Environmental life-cycle of pharmacologically active compounds: new (bio)analytical approaches and environmental risk assessment

Project: Research council

Project Details


Pharmacologically active compounds (PACs) are unregulated environmental micropollutants. They enter the environment mainly through (un)treated sewage, runoff and sludge. They are bioactive, ubiquitous and persistent with synergistic properties. Some of the most commonly used PACs are sold in hundreds of tonnes/year in the UK alone. Surprisingly, the environmental risks of PACs are assessed without taking into consideration their enantiomeric forms (this is despite existing knowledge on enantiomer dependant toxicity of PACs to humans, taking thalidomide as a prominent example). Such an approach could lead to an under- or over-estimation of toxicity of PACs, incorrect environmental risk assessment (ERA), and direct risk to the environment and human health, as PACs are likely to be present in the environment in their non-racemic forms. Usage of PACs will increase in the future due to an ageing population in western countries and an increase in consumption levels in the developing world. Urban water and its users are at the highest risk of exposure to these environmental stressors. With a growing population and changing climate, which will influence the accessibility of clean water and force new solutions based on water reuse, an understanding of the life-cycle of PACs is vital to provide safe sustainable water resource management solutions for future generations.Stricter regulation of PACs in water is envisaged. This project will address the above concerns with the following objectives: 1. To develop new analytical approaches required to study life-cycle of PACs This will involve enantiomer specific and mass spectrometry based chemical analysis combined with bioassays for toxicity testing at different trophic levels and both exposure and effect driven ERA methods. 2. To understand life-cycle of PACs in urban water The emphasis will be put on identifying emerging concerns and threats posed by (chiral)PACs in urban water including wastewater, bathing waters and river catchments. A particular emphasis will be put on underinvestigated: (i) chirality and possible stereoselective fate of PACs which might lead to changes in risks posed by chiral PACs (ii) sorption of PACs to solids (e.g. sediments, sludge) and (iii) holistic evaluation of risks. Several groups of PACs will be studied: antimicrobials (high usage, development of antibiotic resistance), antidepressants (high usage, high potency), antineoplastics (high potency, high ecotoxicity), analgesics & anti-inflammatory drugs (high usage, undergo chiral inversion, high environmental impact) and hormones. 3. To undertake environmental risk assessment of PACs ERA will combine both exposure-driven and effect-driven research methods (at enantiomeric level). The exposure-driven approach will utilise chemical analysis to determine transformation kinetics of PACs and the formation of potentially toxic metabolites and transformation by-products. The effect-driven approach will utilise toxicity testing at different trophic levels to verify the development of toxicity of PACs (or a mixture of PACs and metabolites). The project will strengthen water research and has the potential to result in ground-breaking outcomes benefiting a wide range of user groups and to enhance the quality of life and health. The scientific community will benefit from advancements in knowledge of PACs in urban water. Policy makers and government agencies will be in a better position to make judgments regarding the necessity of restriction of PACs. The project will provide a valuable insight into key water treatment and environmental processes of interest to those working in the water industry and in the wider commercial/private environmental sector. It will evaluate the potential risks posed by PACs in urban water and will indicate if there is a necessity for new technological development. The project will be beneficial to society in general as it will contribute to the increase of security of water supp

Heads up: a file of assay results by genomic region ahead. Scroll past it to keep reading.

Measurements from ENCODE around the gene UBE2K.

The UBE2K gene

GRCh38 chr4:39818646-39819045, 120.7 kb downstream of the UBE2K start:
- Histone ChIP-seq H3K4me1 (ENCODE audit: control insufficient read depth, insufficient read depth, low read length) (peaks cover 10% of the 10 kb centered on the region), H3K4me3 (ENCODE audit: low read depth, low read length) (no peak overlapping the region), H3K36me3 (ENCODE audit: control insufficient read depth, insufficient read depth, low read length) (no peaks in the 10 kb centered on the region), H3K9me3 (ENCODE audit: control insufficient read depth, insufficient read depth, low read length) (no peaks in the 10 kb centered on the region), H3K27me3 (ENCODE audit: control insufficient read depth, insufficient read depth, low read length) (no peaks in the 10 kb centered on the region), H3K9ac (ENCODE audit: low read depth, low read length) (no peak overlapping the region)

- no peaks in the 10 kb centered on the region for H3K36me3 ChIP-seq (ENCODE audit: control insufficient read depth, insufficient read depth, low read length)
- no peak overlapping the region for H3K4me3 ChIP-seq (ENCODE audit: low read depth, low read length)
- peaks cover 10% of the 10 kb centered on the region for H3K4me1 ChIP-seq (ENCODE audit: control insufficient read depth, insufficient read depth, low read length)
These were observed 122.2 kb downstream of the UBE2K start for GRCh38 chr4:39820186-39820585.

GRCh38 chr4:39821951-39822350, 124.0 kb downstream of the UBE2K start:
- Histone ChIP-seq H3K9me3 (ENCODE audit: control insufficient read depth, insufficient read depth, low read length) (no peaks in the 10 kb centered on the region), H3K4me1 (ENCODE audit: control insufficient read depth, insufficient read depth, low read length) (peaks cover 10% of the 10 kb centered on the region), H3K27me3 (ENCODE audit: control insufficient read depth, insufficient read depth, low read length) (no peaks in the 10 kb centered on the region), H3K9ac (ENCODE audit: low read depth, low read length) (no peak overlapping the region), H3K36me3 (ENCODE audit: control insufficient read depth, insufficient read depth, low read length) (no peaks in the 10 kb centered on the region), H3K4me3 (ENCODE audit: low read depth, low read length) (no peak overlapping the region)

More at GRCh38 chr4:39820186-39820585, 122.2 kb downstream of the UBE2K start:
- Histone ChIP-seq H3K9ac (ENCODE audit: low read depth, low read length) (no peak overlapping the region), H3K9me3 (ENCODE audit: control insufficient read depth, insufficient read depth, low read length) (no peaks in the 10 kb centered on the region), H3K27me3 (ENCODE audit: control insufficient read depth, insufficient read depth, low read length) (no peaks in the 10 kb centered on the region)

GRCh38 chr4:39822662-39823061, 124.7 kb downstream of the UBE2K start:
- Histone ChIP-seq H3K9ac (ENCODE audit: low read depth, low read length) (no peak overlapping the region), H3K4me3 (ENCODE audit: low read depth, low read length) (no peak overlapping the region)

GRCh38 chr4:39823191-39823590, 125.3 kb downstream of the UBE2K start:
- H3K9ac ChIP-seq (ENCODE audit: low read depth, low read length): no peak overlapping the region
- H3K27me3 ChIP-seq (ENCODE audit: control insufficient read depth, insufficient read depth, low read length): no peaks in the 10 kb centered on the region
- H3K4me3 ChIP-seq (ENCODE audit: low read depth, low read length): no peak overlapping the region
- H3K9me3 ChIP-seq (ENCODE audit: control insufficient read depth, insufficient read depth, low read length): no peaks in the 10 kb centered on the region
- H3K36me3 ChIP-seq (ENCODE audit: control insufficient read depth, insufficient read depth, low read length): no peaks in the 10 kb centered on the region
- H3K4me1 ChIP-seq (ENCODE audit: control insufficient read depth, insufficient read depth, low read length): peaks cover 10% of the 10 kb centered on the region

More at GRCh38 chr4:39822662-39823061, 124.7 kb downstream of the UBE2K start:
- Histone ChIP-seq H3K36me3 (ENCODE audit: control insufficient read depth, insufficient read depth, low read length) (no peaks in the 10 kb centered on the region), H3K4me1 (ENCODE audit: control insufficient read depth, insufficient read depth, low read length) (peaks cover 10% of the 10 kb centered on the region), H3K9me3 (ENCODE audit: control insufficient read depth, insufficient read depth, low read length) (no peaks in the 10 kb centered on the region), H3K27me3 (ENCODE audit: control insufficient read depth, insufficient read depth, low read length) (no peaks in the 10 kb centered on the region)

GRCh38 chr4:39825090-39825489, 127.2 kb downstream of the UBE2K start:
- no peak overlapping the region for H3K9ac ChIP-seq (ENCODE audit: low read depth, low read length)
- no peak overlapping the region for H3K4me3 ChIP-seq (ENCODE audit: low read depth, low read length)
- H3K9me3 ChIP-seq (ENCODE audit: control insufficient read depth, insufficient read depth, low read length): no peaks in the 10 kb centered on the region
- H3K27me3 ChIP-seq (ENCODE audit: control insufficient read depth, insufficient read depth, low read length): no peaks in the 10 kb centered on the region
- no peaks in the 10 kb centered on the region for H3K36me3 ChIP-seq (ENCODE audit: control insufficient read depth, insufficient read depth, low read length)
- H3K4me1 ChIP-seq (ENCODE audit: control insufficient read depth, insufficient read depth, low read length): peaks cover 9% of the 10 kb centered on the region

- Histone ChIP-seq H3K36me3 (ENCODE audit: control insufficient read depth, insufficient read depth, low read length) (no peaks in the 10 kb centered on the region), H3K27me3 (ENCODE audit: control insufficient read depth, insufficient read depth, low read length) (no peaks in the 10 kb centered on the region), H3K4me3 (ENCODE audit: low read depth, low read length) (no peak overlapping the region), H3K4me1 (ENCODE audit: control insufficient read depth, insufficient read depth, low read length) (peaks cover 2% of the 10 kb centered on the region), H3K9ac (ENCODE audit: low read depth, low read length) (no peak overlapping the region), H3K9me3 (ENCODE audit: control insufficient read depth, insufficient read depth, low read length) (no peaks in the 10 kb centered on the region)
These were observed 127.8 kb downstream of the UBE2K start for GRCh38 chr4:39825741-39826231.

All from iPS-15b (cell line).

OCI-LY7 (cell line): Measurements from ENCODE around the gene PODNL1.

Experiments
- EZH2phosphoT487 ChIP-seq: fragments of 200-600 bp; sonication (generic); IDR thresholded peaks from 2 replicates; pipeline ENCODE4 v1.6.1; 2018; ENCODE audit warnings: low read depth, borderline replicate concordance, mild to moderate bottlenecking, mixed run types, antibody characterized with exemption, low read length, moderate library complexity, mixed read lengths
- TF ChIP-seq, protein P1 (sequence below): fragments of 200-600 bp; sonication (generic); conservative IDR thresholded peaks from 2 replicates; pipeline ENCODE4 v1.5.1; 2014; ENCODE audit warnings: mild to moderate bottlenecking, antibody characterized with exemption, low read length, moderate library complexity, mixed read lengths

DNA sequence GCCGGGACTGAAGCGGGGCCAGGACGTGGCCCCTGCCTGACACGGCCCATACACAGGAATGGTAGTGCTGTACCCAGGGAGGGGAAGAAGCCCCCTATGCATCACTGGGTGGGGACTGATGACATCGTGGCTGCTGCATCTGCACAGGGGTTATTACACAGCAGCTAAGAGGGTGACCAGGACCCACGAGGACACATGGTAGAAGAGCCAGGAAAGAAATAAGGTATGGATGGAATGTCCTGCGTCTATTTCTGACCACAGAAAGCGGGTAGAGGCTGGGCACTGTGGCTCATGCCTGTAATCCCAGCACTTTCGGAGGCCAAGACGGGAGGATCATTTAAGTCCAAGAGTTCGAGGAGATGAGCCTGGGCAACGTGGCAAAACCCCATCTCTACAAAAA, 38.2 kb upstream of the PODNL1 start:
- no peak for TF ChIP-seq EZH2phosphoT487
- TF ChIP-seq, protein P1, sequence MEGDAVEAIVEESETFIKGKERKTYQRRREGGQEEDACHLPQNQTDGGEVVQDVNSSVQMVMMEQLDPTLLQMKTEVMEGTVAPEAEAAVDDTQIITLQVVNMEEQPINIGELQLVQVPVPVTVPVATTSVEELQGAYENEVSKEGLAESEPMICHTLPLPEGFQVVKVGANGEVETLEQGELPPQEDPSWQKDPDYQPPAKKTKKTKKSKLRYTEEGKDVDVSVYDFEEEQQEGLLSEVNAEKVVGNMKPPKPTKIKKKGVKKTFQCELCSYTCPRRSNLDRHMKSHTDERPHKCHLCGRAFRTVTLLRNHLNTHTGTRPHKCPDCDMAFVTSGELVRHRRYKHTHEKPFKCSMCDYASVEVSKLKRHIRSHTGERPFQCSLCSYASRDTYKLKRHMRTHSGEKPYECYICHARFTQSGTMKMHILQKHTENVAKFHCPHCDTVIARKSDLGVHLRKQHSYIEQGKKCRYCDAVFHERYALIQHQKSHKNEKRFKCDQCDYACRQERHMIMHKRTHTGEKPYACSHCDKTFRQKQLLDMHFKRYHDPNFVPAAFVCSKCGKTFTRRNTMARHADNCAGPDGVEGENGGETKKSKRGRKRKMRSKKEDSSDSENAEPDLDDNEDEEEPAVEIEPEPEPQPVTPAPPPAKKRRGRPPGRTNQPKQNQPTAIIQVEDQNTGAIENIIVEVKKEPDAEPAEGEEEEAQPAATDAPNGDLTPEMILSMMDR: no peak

Effective start/end date1/10/1430/09/18

UN Sustainable Development Goals

In 2015, UN member states agreed to 17 global Sustainable Development Goals (SDGs) to end poverty, protect the planet and ensure prosperity for all. This project contributes towards the following SDG(s):

  • SDG 3 - Good Health and Well-being


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